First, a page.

September 18, 2018

‘Llama Ladies’ made shearing easy-peasy

     Biblical Job wasn’t from Georgia, but two of his descendants are likely living in White County.  If you doubt that, you missed our llama-shearing day.  But first, I need to tell you what happened last time.
     George and Georgette were beyond shaggy.  With a good beagle, you could have jumped a rabbit in the thicket of hair on their backs.  I knew the llamas needed haircuts, but finding someone for the task was tough.  After a passel of phone calls, I found a fellow up near North Carolina. 
     “Sir,” I said, “Our llamas have never been handled by me.  In a word, they are wily.  I can close the gate on the feeding pen, but that’s all.”  
     “Oh,” he said, “I’ve sheared one thousand llamas.  If I can’t catch them, they can’t be caught.”
     With that assurance, I invited him to Lake Hartwell.  The next Saturday, he drove 90 miles.  I had the llamas corralled.  The plan was to use a metal cattle panel and squeeze the llamas—one at a time—into a small space, so he could put on a halter and lead rope.
     We started with the alpha male, Big George.  He runs the llama show.  And when we closed in on him, the boss llama went nuts.  I don’t speak llama, but his bleating said something like, “No way, Jose!”  The cousin to a camel turned into a mountain goat.  The llama kept trying to climb the 6-foot-tall corral panel.  With each lunge, I prayed George wasn’t going to hurt himself or us.
     Sweat was dripping off the nose of the I’ve-sheared-one-thousand-llamas man.  I knew what he was going to say before his mouth opened.  And then he gasped, “I declare this llama can’t be caught.”  I said, “It looks like our llamas may go to heaven—one day—with bad hairdos and hot.”  One hundred and eighty miles was too far to drive on a flat wallet, so I paid him anyway.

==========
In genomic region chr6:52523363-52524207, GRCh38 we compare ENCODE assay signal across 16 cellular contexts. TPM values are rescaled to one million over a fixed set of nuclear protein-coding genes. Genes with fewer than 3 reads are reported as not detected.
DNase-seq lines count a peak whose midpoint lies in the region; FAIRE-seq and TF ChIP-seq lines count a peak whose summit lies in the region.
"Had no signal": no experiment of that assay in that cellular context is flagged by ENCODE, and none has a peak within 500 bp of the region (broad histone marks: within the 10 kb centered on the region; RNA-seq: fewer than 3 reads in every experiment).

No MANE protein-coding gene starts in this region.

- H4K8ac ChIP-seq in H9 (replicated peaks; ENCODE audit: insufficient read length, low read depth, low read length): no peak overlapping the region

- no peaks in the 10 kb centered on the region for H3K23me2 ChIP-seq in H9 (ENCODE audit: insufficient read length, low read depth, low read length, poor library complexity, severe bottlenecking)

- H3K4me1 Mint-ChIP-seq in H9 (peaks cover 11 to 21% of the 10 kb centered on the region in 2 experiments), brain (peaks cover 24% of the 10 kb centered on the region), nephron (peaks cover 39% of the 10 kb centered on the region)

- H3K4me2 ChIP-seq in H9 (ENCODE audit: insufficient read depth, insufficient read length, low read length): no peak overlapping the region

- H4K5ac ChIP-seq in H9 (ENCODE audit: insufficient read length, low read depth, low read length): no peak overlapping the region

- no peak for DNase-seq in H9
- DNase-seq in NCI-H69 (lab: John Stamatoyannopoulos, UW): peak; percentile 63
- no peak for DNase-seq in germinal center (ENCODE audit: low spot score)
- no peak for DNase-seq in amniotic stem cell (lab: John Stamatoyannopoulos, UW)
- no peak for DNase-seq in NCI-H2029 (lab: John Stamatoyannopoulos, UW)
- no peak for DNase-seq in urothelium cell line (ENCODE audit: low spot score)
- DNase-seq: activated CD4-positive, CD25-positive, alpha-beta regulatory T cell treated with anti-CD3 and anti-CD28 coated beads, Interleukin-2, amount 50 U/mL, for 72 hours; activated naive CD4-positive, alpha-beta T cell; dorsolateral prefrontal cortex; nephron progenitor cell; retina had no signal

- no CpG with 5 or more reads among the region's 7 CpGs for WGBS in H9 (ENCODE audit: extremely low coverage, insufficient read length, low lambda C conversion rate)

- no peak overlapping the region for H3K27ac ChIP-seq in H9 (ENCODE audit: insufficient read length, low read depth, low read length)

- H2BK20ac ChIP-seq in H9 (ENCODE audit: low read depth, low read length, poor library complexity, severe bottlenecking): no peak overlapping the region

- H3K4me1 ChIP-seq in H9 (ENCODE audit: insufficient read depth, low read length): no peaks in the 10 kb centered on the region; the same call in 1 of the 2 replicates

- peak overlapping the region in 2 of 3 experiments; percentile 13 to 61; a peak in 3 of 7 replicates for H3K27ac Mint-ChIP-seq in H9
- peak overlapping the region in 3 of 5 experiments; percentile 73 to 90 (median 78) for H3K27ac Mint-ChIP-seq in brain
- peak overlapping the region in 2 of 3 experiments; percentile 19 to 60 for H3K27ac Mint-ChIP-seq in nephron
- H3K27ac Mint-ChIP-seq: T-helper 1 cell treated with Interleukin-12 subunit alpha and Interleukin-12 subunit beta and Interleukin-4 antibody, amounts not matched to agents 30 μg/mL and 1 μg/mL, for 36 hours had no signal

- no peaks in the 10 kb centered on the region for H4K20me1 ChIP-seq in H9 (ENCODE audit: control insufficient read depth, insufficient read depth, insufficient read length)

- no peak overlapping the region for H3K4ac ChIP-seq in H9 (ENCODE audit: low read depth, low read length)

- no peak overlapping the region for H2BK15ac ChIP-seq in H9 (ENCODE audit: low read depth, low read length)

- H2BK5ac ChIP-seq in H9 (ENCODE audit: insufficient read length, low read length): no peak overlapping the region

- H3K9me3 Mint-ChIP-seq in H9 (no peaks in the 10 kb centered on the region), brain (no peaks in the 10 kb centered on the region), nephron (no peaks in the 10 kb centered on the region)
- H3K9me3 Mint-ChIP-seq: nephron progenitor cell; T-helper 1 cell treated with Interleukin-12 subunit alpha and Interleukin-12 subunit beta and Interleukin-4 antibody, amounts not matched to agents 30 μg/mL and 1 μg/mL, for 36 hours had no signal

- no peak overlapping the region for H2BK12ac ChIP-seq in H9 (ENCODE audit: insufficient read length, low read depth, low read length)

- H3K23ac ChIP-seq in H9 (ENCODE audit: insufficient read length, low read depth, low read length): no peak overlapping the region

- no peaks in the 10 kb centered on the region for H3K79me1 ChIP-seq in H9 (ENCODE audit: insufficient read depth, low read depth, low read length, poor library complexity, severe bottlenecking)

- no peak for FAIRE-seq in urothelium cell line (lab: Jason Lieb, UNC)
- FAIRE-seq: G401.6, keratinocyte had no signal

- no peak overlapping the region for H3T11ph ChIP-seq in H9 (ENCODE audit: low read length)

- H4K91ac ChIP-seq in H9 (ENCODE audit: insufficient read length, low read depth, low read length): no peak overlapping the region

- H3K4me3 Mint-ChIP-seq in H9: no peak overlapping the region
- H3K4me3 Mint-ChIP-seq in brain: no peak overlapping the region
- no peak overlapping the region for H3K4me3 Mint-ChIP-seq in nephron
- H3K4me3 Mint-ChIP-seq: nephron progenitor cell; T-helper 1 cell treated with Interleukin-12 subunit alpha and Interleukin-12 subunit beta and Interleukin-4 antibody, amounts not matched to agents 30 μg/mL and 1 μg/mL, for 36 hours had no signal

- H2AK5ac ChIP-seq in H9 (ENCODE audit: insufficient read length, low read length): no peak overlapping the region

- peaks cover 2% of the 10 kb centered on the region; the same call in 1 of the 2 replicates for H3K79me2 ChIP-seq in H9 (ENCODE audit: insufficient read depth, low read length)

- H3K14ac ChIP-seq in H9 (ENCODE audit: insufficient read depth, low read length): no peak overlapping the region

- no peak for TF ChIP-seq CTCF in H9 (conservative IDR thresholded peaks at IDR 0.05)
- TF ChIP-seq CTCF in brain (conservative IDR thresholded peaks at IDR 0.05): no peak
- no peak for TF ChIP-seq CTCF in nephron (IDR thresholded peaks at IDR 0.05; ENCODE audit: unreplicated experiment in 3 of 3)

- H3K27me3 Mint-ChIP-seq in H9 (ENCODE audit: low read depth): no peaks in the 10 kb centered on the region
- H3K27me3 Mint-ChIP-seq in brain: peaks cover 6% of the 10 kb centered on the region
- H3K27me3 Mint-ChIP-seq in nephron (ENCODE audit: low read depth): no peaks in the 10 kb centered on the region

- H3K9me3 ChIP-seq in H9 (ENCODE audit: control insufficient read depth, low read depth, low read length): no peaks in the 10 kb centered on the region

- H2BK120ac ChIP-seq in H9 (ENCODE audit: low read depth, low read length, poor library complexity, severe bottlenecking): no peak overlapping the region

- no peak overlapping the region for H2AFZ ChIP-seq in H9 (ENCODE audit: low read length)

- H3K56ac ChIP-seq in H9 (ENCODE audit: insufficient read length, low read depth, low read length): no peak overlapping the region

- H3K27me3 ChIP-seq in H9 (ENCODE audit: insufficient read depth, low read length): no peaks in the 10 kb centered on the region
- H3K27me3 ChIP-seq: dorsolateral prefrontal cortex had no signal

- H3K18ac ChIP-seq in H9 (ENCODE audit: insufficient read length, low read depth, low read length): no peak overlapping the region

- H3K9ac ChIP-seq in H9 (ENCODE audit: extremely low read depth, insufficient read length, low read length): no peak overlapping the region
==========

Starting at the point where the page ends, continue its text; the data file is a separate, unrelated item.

The mission wasn’t a complete bust.  I bought knowledge of what not to do next time.  Spanky—our farm’s version of MacGyver—and I got the new barn logistically ready. All I had to do was find another llama shearer.  Thanks to Mike and Carrie Russell of Sweetcheeks Farms in Oglethorpe County, I met could-be descendants of Job, Nicole Taylor and Amy Franklin, from Spirit Fiber Works in Cleveland. 
     These ladies do speak llama. George; his pasture spouse, Georgette; and their offspring, Baby Llama Bean and the Dalai Llama, weren’t thrilled about getting their fiber shaved, but Nicole and Amy cooed them into a peaceful mood. Womanpower versus manpower proved to be magic.  Only George and Bean required mild sedatives.
     Llamas are infamous for spitting.  Throughout the morning, there was plenty of nervous gurgling.  Just once did Amy cover her ear for protection, but loogies never happened. 
     Except for Georgette, humans haven’t touched our llamas.  When the animals got excited, the ladies just backed away and stood still.  Using Biblical-like patience, they did not hurry or raise their voices.  Before long, the critters and Nicole were swapping nose nuzzles.
     Using soothing tones as she snipped, Nicole piled enough fiber on the barn floor to almost fill the short bed of a Chevy Silverado.  “Next time,” she said, “I’ll use the good, clean fiber to make some yarn for you.” (Check out Spirit Fiber Works online.)
     Thanks to these have-to-be descendants of Job, I’m already looking forward to the next time.  The llamas are, too. Big George bleated something that sounded like “That was easy-peasy. See y’all in April.”